Credit or consumer reporting made up 44% of all complaints received by the federal consumer financial protection agency in 2019 – a 23% increase from the previous year and the largest number of complaints in a category, the agency said in a report released Tuesday.
Additionally, the Consumer Financial Protection Bureau (CFPB) said in its Consumer Response Annual Report for 2019 that complaints about prepaid cards spiked last year, recording a 59% increase from 2018.
By contrast, student loan grievances – while only 3% of the total – saw complaints drop by 12%, the bureau said, from 2018.
Overall, the bureau said it received 352,400 complaints in 2019 (including receipt of complaint no. 2 million during the year since the agency began fielding the grievances in 2011). The credit or consumer reporting complaints accounted for 154,500; prepaid card reports, 4,100 (1.1%).
Rounding out the top five in complaints received (other than credit or consumer reporting) were:
- Debt collection, 21% of all complaints (at 75,200 – down 8% from 2018);
- Credit cards, 8% (29,000 – up 4%);
- Mortgages, 8% (27,300 – down 9%);
- Checking or savings account, 8% (26,900 – up 4%).
The CFPB said that more than four in five complaints (81%) were sent directly to companies that were the subject of the grievances for review and response. Those remaining were sent either to other regulatory agencies (14%) or were found to be incomplete (5%).
Nearly three in four of the complaints sent to companies (73%), the bureau reported, were “closed with explanation.” The bureau said that means that the steps taken by the company in response to the complaint included an explanation that was tailored to the individual consumer’s complaint. “For example,” the agency said, “this category is used if the explanation substantively meets the consumer’s desired resolution or explains why no further action will be taken.” The bureau said companies should select the “Closed with explanation” category when specific, verifiable monetary or non-monetary relief was not provided to the consumer in response to issues raised in the complaint.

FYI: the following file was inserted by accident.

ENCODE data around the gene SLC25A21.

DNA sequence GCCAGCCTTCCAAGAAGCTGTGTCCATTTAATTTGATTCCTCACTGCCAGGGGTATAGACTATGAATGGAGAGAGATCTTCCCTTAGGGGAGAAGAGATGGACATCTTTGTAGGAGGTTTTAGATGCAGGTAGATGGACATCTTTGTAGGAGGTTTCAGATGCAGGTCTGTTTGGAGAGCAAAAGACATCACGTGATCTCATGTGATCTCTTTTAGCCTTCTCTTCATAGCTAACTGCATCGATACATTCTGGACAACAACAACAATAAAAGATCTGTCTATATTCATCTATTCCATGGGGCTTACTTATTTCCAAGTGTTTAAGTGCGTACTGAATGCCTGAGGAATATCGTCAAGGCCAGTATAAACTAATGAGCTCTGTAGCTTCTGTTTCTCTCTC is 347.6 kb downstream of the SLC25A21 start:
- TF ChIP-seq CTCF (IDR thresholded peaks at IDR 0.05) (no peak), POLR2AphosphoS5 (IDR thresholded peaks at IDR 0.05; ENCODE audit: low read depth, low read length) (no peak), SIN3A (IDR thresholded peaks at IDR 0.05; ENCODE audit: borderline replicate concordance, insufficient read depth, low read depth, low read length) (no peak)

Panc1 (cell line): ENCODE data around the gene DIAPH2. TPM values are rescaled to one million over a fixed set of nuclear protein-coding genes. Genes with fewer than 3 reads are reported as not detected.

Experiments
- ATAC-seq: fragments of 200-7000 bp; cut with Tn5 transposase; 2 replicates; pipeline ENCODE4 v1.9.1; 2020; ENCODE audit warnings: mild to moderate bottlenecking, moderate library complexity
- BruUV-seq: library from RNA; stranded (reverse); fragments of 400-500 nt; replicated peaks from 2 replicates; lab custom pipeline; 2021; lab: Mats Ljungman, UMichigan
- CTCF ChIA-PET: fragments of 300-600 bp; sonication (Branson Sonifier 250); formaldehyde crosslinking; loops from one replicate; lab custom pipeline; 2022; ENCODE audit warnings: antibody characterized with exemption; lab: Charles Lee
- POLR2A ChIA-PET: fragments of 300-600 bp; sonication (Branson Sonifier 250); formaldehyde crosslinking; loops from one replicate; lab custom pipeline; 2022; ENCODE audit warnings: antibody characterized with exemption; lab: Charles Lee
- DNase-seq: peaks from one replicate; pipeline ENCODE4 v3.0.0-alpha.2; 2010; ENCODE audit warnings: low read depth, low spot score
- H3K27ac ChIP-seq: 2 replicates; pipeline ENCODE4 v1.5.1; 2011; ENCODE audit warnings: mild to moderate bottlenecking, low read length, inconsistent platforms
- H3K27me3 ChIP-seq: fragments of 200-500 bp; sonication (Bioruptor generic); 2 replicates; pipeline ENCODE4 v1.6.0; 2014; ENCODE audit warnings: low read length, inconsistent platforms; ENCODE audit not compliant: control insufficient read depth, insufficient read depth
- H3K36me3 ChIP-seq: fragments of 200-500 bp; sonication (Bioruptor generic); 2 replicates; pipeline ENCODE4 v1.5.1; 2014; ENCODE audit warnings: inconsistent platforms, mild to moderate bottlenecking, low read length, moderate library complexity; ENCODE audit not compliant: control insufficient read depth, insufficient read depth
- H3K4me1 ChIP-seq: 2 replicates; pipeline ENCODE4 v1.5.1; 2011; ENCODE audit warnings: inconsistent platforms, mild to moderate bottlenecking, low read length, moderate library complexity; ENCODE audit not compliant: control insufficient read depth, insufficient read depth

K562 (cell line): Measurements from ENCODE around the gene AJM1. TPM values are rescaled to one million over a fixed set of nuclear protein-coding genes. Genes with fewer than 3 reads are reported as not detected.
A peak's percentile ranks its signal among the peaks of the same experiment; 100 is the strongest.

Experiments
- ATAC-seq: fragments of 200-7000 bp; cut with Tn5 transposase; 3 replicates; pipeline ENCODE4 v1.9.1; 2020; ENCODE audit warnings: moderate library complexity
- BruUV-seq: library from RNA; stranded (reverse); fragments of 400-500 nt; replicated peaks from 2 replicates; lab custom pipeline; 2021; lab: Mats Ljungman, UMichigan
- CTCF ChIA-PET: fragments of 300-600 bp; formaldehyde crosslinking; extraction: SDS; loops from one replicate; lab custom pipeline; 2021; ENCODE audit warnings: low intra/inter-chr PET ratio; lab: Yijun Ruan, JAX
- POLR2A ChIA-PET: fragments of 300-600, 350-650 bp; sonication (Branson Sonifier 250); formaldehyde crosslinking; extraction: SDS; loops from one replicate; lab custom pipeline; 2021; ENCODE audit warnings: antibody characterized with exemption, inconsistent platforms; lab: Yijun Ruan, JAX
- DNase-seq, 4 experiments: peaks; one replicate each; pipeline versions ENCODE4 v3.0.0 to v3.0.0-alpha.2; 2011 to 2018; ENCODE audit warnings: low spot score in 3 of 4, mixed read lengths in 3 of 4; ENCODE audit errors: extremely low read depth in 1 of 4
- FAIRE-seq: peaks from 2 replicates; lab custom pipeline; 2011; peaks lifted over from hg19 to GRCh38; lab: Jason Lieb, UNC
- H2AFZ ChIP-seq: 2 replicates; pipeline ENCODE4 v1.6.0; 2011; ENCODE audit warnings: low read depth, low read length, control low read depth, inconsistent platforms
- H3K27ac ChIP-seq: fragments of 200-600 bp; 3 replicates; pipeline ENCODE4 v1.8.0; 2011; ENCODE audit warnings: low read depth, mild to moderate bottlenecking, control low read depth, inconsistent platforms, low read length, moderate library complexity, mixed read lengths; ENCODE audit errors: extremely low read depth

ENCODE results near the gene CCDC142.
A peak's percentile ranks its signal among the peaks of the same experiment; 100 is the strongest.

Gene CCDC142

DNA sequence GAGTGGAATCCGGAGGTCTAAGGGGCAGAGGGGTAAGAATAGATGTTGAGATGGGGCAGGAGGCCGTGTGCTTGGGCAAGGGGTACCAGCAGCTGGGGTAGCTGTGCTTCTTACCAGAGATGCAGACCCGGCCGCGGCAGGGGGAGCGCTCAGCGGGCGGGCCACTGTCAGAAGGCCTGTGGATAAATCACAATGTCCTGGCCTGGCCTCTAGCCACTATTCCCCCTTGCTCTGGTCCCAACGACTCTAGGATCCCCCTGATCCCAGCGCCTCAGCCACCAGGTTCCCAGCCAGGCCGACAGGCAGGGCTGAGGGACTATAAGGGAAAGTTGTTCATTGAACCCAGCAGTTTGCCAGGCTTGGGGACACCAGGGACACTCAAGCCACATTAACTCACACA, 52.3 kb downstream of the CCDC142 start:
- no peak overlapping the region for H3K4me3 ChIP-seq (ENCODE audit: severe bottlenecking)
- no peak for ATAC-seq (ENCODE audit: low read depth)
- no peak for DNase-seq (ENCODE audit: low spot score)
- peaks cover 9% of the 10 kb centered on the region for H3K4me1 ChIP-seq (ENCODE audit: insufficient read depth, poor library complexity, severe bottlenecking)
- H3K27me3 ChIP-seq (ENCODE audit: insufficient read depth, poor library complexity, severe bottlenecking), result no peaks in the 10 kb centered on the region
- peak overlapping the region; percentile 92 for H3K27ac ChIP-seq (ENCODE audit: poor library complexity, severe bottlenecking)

Other responses included “closed with non-monetary relief” (14% of all cases; the category means “other objective and verifiable relief to the consumer as a direct result of the steps that have or will be taken in response to the complaint,” but with no money involved); “company reviewing” (5%; meaning the company was still reviewing the complaint, and no action yet taken); “closed with monetary relief” (4%; defined as “objective, measurable, and verifiable monetary relief to the consumer as a direct result of the steps that have or will be taken in response to the complaint”); and “administrative response” (meaning “further review” by the bureau is needed).
The CFPB said that in 1% of the cases, the companies involved “did not provide a timely response.”
Among the leaders of complaint categories closed with monetary relief were complaints about checking or savings accounts (18% of all complaints closed with monetary relief), prepaid cards (17%), and credit cards (16%). Less than 1% each for complaints about credit or consumer report, and debt collection, were closed with “monetary relief,” the bureau said.
Leaders of complaint categories not receiving a timely response from the companies were those for credit repair firms (8% of complaints); and payday and title lending (both 7%).
Although the report states that the bureau received complaints from all 50 states and the District of Columbia during the previous year, there were some hot spots. On a per capita basis, the agency said, it received more complaints from consumers in Washington, D.C., Florida, Georgia, Nevada, and Delaware (in that order of most complaints). Consumers in South Dakota submitted the fewest complaints of any state per capita, the bureau stated.